- Gov. Phil Murphy (D-N.J.) signed a new bill on Tuesday that requires K-12 schools in New Jersey to teach Asian American and Pacific Islander history as part of their curricula.
- The recent move made New Jersey the second state to pass this type of bill after Illinois in July 2021.
New Jersey has become the second state that will require K-12 schools to teach Asian American and Pacific Islander history as part of their curricula starting in the 2022-2023 school year.
The bill, also known as the NJ AAPI Curriculum Bill (S4021/A6100), aims to create a “more tolerant and knowledgeable future for New Jersey,” Gov. Phil Murphy (D-N.J.) said after signing the legislation on Tuesday.
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Additionally, Murphy also signed S3764/A3369, a bill that will establish the Commission for Asian American Heritage within the Department of Education. One of the commission’s aims is to help develop private and public schools’ curricula and aid in the “implementation of historical, cultural and educational programs concerning people of Asian and Asian American descent,” CNN reported.
“All children deserve to know they belong,” Dr. Kani Ilangovan, a founder of Make Us Visible NJ, a coalition that spearheaded the efforts in support of S4021/A6100 and S3764/A3369, said. “All children deserve to feel safe. This law will help ensure Asian Americans are represented in our great American story.”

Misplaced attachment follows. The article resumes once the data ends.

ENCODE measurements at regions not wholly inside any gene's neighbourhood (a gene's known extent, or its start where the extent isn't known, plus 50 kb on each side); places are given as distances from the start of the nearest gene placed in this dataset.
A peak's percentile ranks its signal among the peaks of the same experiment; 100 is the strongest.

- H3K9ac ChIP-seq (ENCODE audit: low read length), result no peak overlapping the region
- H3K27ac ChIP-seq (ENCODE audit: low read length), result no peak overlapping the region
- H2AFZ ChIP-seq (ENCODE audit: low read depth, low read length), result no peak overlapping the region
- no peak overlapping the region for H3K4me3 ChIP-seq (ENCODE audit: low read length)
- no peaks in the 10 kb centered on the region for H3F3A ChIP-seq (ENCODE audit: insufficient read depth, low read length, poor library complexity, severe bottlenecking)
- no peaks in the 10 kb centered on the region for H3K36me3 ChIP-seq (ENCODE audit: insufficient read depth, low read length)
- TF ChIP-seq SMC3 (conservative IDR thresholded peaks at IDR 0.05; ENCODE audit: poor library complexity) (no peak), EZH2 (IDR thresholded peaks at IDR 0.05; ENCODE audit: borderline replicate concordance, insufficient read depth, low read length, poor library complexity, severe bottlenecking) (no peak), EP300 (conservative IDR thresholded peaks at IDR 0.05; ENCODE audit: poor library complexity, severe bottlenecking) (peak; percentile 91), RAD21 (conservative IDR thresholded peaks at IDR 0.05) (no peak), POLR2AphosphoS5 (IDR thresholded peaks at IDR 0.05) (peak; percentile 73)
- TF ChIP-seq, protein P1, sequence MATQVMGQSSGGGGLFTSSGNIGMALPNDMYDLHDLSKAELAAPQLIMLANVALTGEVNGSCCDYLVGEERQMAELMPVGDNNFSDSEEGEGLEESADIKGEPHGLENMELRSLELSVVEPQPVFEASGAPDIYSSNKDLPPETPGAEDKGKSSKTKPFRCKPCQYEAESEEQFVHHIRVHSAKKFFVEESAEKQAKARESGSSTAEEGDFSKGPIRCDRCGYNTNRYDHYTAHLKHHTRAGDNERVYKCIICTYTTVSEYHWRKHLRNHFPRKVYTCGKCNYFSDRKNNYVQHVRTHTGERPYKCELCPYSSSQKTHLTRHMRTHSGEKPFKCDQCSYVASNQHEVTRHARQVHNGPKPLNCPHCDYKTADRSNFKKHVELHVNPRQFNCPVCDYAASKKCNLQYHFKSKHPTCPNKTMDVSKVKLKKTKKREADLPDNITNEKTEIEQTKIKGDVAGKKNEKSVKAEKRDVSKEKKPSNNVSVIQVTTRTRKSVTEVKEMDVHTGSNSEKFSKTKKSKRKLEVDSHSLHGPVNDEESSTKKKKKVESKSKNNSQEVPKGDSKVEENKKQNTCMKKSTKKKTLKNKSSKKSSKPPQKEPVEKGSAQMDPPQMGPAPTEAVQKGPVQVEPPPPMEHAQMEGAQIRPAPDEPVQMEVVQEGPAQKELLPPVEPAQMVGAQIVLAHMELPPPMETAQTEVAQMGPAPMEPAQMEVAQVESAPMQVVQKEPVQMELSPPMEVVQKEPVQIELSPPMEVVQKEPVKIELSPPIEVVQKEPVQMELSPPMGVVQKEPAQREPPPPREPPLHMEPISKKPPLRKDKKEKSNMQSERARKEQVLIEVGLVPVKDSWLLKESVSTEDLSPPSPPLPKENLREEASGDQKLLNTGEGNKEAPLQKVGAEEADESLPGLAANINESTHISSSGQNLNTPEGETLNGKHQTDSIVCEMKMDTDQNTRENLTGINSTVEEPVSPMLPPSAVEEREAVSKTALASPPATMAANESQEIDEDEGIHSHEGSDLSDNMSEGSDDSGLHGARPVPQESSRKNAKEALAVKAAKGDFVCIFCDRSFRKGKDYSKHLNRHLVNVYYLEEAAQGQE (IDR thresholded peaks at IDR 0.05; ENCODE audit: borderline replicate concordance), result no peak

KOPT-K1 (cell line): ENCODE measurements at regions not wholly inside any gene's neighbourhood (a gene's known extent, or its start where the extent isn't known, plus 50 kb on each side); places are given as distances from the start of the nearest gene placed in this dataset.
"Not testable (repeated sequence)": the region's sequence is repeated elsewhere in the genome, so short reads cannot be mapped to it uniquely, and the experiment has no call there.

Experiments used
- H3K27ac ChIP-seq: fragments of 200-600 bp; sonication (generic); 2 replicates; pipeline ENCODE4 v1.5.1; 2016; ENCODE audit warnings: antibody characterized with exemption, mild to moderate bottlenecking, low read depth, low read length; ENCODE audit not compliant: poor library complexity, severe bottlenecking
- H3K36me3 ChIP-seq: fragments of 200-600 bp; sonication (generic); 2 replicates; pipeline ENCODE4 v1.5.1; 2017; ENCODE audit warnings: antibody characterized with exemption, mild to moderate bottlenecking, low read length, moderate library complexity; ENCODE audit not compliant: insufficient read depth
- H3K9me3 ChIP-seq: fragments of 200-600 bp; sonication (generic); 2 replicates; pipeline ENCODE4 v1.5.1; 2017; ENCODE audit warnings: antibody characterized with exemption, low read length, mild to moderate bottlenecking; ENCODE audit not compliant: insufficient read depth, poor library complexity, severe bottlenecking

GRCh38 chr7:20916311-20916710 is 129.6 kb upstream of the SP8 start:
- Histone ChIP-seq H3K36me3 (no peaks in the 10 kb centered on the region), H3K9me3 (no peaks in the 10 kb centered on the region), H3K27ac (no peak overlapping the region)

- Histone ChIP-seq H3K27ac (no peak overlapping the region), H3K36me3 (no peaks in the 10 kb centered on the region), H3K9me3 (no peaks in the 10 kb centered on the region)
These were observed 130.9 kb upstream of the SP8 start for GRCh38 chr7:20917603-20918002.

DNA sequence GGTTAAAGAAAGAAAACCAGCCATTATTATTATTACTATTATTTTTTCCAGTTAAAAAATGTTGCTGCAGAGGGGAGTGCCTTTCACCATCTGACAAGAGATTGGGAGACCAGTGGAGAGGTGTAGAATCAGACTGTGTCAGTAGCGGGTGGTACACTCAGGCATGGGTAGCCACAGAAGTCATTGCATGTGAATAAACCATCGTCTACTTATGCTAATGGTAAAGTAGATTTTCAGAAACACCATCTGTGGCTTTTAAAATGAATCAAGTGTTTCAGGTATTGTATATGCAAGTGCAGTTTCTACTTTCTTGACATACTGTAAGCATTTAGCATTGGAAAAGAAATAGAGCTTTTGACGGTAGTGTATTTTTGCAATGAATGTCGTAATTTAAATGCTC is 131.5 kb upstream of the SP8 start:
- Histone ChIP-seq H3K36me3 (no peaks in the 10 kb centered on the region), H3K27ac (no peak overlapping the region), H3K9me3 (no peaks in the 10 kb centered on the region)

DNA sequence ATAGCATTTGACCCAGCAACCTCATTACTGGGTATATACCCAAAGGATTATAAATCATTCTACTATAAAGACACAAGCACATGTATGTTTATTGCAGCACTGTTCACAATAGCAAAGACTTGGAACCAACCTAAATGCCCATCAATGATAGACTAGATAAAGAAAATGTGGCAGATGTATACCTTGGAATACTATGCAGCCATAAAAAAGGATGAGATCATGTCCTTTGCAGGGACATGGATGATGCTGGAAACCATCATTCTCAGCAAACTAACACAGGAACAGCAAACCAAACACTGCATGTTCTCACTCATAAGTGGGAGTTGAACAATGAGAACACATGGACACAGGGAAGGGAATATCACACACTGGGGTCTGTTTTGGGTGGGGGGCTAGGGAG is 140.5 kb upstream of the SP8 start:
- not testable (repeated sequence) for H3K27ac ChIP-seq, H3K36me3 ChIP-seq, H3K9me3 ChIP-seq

Many organization members applauded the new legislation amid the rise in anti-Asian hate in the country brought about by the COVID-19 pandemic. Some prominent community members include vice-chair of the Sikh American Legal Defense and Education Fund Amman Deep Singh Seehra, co-founder of the Livingston AAPI Youth Alliance Russell Fan and AAPI Montclair’s Amber Reed and Jeffrey Chang.
“These laws exemplify our New Jersey values and we are so grateful to Gov. Murphy and the Legislature,” Reed and Chang said in a joint statement, reported Montclair Patch. “Amidst the tide of anti-Asian hate, we found hope in joining a diverse coalition of parents, advocates, students, and legislators to use the best tool we have to fight hate: education.”
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